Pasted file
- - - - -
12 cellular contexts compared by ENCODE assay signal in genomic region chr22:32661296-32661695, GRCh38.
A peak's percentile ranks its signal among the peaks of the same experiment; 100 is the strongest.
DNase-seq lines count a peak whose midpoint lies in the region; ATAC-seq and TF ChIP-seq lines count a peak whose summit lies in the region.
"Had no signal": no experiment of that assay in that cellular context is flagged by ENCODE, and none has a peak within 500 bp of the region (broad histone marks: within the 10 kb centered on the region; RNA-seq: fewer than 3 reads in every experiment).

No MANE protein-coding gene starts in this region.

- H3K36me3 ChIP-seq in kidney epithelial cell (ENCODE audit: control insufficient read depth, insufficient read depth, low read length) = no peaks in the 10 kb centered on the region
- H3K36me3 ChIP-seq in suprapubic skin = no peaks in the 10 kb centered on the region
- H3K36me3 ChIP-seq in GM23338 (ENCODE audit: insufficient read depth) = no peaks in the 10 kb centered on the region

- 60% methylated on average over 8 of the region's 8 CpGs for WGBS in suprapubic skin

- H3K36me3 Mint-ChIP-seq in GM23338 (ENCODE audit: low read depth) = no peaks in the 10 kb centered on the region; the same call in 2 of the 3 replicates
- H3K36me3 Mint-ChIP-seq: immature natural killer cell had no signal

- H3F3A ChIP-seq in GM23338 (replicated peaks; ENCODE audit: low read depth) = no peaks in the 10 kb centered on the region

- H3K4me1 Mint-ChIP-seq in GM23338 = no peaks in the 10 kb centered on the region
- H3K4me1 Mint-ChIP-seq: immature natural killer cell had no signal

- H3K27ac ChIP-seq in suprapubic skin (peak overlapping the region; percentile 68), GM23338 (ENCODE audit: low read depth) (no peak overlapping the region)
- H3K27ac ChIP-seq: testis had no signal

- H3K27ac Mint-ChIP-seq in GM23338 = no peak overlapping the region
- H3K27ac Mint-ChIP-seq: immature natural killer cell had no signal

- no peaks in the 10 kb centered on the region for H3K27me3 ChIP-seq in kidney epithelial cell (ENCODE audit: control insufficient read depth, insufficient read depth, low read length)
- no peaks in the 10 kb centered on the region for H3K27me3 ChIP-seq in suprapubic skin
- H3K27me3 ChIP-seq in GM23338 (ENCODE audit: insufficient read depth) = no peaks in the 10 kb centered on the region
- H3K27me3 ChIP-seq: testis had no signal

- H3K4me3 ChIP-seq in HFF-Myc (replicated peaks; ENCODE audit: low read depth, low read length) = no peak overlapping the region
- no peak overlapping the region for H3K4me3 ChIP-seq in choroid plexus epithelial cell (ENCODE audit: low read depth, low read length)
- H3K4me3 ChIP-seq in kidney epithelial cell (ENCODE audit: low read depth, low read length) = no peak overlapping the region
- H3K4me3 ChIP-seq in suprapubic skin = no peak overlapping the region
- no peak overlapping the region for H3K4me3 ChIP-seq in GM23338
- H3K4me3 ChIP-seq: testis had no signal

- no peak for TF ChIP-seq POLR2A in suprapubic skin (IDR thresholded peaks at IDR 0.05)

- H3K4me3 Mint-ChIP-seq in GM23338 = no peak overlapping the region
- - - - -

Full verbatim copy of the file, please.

12 cellular contexts compared by ENCODE assay signal in genomic region chr22:32661296-32661695, GRCh38.
A peak's percentile ranks its signal among the peaks of the same experiment; 100 is the strongest.
DNase-seq lines count a peak whose midpoint lies in the region; ATAC-seq and TF ChIP-seq lines count a peak whose summit lies in the region.
"Had no signal": no experiment of that assay in that cellular context is flagged by ENCODE, and none has a peak within 500 bp of the region (broad histone marks: within the 10 kb centered on the region; RNA-seq: fewer than 3 reads in every experiment).

No MANE protein-coding gene starts in this region.

- H3K36me3 ChIP-seq in kidney epithelial cell (ENCODE audit: control insufficient read depth, insufficient read depth, low read length) = no peaks in the 10 kb centered on the region
- H3K36me3 ChIP-seq in suprapubic skin = no peaks in the 10 kb centered on the region
- H3K36me3 ChIP-seq in GM23338 (ENCODE audit: insufficient read depth) = no peaks in the 10 kb centered on the region

- 60% methylated on average over 8 of the region's 8 CpGs for WGBS in suprapubic skin

- H3K36me3 Mint-ChIP-seq in GM23338 (ENCODE audit: low read depth) = no peaks in the 10 kb centered on the region; the same call in 2 of the 3 replicates
- H3K36me3 Mint-ChIP-seq: immature natural killer cell had no signal

- H3F3A ChIP-seq in GM23338 (replicated peaks; ENCODE audit: low read depth) = no peaks in the 10 kb centered on the region

- H3K4me1 Mint-ChIP-seq in GM23338 = no peaks in the 10 kb centered on the region
- H3K4me1 Mint-ChIP-seq: immature natural killer cell had no signal

- H3K27ac ChIP-seq in suprapubic skin (peak overlapping the region; percentile 68), GM23338 (ENCODE audit: low read depth) (no peak overlapping the region)
- H3K27ac ChIP-seq: testis had no signal

- H3K27ac Mint-ChIP-seq in GM23338 = no peak overlapping the region
- H3K27ac Mint-ChIP-seq: immature natural killer cell had no signal

- no peaks in the 10 kb centered on the region for H3K27me3 ChIP-seq in kidney epithelial cell (ENCODE audit: control insufficient read depth, insufficient read depth, low read length)
- no peaks in the 10 kb centered on the region for H3K27me3 ChIP-seq in suprapubic skin
- H3K27me3 ChIP-seq in GM23338 (ENCODE audit: insufficient read depth) = no peaks in the 10 kb centered on the region
- H3K27me3 ChIP-seq: testis had no signal

- H3K4me3 ChIP-seq in HFF-Myc (replicated peaks; ENCODE audit: low read depth, low read length) = no peak overlapping the region
- no peak overlapping the region for H3K4me3 ChIP-seq in choroid plexus epithelial cell (ENCODE audit: low read depth, low read length)
- H3K4me3 ChIP-seq in kidney epithelial cell (ENCODE audit: low read depth, low read length) = no peak overlapping the region
- H3K4me3 ChIP-seq in suprapubic skin = no peak overlapping the region
- no peak overlapping the region for H3K4me3 ChIP-seq in GM23338
- H3K4me3 ChIP-seq: testis had no signal

- no peak for TF ChIP-seq POLR2A in suprapubic skin (IDR thresholded peaks at IDR 0.05)

- H3K4me3 Mint-ChIP-seq in GM23338 = no peak overlapping the region